# Re: DC Tesla Coil

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From: 	Bill Lemieux[SMTP:gomez-at-netherworld-dot-com]
Sent: 	Monday, January 05, 1998 12:48 PM
To: 	Tesla List
Subject: 	Re: DC Tesla Coil

Tesla List wrote:

>     Can you help me to understand how a spark gap which is probably closed
> for several tens of cycles of the resonant frequency can be considered in
> resonance? And how is this different from periodically (and not at the
> resonant frequency) *banging* the primary?

The spark gap isn't "in resonance", the LC circuit is!  The SG just
connects the C to the L when C is charged to the breakdown voltage of
the SG.

When I say "banging" the primary, I'm referring to simply pulsing it
from a capacitor, dicharging through a spark gap switch, where the LC
circuit formed will not resonate at any frequency of interest... such as
the resonant frequency of the secondary, for example.

> >>  DC avoids having to
> >> have your spark synchronous with a (AC fed) capacitor that 60 times (USA
> >> 60hz) every second has *no* charge on it.
>
> >Have another look at the sine wave that you're feeding that cap.  The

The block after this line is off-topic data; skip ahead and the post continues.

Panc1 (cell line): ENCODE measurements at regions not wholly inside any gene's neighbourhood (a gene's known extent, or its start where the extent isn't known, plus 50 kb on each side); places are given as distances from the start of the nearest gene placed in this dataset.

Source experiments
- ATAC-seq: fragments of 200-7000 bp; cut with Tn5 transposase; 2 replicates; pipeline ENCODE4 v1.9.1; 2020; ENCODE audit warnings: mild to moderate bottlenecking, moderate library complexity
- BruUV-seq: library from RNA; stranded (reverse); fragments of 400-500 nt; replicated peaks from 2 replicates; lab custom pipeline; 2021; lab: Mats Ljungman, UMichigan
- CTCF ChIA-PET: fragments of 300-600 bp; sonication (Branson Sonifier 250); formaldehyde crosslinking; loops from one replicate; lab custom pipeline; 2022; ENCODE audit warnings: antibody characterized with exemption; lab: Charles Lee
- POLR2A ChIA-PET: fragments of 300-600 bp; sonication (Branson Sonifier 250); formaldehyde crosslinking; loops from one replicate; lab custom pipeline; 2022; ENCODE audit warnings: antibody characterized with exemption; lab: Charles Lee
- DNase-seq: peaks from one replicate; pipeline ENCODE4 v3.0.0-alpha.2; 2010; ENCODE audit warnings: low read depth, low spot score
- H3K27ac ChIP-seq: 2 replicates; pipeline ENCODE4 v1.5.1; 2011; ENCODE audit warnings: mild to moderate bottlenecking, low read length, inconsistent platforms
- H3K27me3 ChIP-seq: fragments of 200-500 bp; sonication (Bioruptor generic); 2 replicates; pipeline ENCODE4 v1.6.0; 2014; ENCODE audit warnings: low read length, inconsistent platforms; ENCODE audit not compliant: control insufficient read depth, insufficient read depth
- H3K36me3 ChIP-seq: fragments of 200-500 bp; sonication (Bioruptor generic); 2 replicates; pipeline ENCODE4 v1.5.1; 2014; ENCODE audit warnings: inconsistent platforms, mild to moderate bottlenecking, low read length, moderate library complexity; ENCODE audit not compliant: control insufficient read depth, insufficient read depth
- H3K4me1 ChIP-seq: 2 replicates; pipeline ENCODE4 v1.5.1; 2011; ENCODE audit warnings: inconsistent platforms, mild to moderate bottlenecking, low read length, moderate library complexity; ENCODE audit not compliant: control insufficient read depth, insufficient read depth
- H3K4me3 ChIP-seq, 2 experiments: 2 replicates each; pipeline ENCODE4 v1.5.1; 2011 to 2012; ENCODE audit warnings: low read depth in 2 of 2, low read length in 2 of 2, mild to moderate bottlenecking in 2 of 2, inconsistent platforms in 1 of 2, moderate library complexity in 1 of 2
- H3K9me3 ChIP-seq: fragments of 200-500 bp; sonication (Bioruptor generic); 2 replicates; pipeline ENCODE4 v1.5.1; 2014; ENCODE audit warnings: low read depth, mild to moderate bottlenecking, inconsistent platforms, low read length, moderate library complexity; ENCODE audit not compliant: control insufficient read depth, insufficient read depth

> period
> >of time your cap has "no" charge on it, is almost infinitessimally small.
>
>     There is a significant amount of time each 60th of a second when the
> capacitor will be no where near its maximum charge.

I agree, but that's a very different statement from your first- see what
you wrote, above.

> >Um, last I checked, transformers steadfastly refused to operate on DC.  If
> >you've got one that will, I will make you very, very rich!
>
>         A chopped DC sine wave (that you get thru a rectifying bridge) fed
> into a primary of a transformer will cause a constantly changing field that
> should induce a similar wave form in the secondary.

Square wave AC != DC.  Also, feeding square waves (with their very high
harmonic content) will overheat (and possibly also saturate) a
transformer intended for sine wave AC.  It sounds like you're talking
about building a switching power supply for tens of kilovolts- a